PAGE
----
Estate constitution

What property constitutes an individual’s estate for succession purposes?

Under the law of England and Wales, an individual’s estate for succession purposes comprises all property they own in their sole name. It also includes the deceased’s interest in any property owned jointly with others under a tenancy in common. With a tenancy in common, each co-owner has a fixed share in the property, succession to which is determined by their will or intestacy rules.

The estate also comprises assets over which the deceased had power to control their use and determine their destination, known as a general power of appointment, together with assets in the estate of an individual who predeceased them to which the deceased is entitled.

For these purposes, a deceased’s estate does not include jointly owned property held under a joint tenancy, in which the co-owners each own an indivisible share. In these circumstances, on the death of a co-owner, the rule of survivorship applies to vest their interest in the property in the other joint tenants.


To what extent do individuals have freedom of disposition over their estate during their lifetime?

Under the law of England and Wales, individuals have freedom of disposition over their entire estate during their lifetime. There is no marital property or forced heirship regime to place restrictions on an individual’s freedom of disposition.

In the event of a divorce, the dissolution of a civil partnership or a legal separation, the English court has wide discretion to order the distribution of assets between a couple to achieve fairness in accordance with the principles of need, contribution and sharing, which may effectively restrict an individual’s freedom to deal with their assets as they choose. In doing so, following case law in this area, the court will generally give effect to a valid marital property agreement entered into by parties to a marriage provided that, in all the circumstances, it is fair to do so. This is notwithstanding the fact that under the existing law of England and Wales marital property agreements are not contractually enforceable.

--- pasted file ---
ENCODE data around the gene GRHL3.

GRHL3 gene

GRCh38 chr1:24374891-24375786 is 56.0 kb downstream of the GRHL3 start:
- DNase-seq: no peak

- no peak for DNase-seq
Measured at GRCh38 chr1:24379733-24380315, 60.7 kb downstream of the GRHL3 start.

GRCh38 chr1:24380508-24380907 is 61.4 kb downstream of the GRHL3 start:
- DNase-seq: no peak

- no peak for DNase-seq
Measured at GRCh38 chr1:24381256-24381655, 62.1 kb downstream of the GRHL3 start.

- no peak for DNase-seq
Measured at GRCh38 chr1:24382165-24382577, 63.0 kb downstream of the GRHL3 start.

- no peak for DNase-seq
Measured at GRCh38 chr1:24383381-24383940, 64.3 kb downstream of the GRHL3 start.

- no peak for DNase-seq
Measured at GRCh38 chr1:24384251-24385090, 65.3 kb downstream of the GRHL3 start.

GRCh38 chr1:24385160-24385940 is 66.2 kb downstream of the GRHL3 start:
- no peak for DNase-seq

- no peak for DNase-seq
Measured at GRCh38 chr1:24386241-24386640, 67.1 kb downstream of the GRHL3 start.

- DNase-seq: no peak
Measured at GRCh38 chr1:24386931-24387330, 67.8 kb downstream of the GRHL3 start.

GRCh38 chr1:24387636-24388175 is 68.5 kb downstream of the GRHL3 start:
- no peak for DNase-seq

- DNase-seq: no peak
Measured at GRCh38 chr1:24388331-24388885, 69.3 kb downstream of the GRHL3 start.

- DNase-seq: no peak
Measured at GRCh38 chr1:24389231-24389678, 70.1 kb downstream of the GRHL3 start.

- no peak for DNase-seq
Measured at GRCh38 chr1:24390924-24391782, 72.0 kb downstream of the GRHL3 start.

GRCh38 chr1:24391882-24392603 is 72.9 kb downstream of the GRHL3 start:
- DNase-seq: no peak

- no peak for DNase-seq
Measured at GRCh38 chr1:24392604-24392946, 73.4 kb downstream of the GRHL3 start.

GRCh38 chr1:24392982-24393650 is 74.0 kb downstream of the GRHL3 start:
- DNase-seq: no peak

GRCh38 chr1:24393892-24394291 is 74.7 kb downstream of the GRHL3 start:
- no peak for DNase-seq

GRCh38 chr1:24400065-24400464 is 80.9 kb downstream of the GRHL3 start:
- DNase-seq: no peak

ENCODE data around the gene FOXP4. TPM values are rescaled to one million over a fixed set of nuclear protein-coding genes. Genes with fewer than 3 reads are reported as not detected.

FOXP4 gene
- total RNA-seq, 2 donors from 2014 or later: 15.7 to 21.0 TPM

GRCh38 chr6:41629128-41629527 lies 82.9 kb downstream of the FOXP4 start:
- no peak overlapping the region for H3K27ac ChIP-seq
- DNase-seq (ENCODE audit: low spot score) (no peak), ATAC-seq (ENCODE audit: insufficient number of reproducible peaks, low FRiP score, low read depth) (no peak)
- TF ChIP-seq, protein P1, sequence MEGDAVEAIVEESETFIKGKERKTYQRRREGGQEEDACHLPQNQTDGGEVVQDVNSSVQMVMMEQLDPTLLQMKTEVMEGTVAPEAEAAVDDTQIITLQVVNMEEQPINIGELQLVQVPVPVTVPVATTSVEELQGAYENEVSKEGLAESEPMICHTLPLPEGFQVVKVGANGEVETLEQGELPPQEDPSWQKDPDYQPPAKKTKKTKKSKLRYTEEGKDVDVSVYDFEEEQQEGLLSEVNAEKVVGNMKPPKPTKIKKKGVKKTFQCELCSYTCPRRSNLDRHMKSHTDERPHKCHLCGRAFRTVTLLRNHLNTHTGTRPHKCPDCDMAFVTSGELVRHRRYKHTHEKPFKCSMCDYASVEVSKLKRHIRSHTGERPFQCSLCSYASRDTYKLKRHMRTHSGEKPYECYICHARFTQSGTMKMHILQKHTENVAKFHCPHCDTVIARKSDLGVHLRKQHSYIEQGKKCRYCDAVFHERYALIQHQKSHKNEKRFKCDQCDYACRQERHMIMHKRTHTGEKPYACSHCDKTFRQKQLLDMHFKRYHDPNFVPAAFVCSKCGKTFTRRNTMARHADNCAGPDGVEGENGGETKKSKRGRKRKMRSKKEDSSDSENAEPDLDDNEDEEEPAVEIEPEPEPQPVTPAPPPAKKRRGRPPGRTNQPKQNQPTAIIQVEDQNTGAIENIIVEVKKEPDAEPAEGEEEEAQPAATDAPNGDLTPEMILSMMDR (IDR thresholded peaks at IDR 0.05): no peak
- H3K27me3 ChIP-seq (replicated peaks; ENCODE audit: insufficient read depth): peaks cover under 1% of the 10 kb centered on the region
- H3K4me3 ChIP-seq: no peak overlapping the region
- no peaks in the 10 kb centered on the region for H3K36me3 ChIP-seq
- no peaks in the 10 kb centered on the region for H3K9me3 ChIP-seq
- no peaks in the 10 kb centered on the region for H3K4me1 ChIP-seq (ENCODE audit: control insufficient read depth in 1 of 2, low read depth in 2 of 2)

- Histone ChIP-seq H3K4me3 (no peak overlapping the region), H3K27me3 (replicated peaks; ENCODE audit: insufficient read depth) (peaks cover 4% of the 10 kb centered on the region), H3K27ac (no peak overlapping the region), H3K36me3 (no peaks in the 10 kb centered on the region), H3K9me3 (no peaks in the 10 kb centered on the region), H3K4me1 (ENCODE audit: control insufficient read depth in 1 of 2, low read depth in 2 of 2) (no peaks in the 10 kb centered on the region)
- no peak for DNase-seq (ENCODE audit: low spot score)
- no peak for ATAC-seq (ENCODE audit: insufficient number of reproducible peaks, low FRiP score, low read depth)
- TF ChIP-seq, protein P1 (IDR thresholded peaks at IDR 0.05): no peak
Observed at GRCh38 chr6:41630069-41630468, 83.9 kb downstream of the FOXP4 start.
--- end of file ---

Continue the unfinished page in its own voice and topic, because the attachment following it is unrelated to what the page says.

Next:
To what extent do individuals have freedom of disposition over their estate on death?

Under the law of England and Wales, individuals have complete freedom of disposition over their estate. There is no system of forced heirship, nor are there any provisions for clawback of lifetime gifts.

The rules relating to jointly owned property will affect an individual’s ability to dispose of such property.

Individuals with specified relationships to a deceased who died domiciled in England and Wales under common law may make a claim under the Inheritance (Provision for Family and Dependents) Act 1975 for financial provision or increased financial provision from their estate if they consider they have not been adequately provided for. However, this does not restrict the individual’s testamentary freedom.


If an individual dies in your jurisdiction without leaving valid instructions for the disposition of the estate, to whom does the estate pass and in what shares?

The rules of succession on intestacy are set out in Part IV of the Administration of Estates Act 1925. In each case, minors inherit at the age of 18 and, until they reach that age, marry or enter into a civil partnership earlier, their share is held on statutory trusts under which the income is either used for their maintenance, education or benefit, or is accumulated.


Intestates leaving a surviving spouse or civil partner

Since 1 October 2014, if an individual dies leaving a surviving spouse or civil partner but no issue (broadly, children or grandchildren, etc), the entire residuary estate passes to the surviving spouse or civil partner.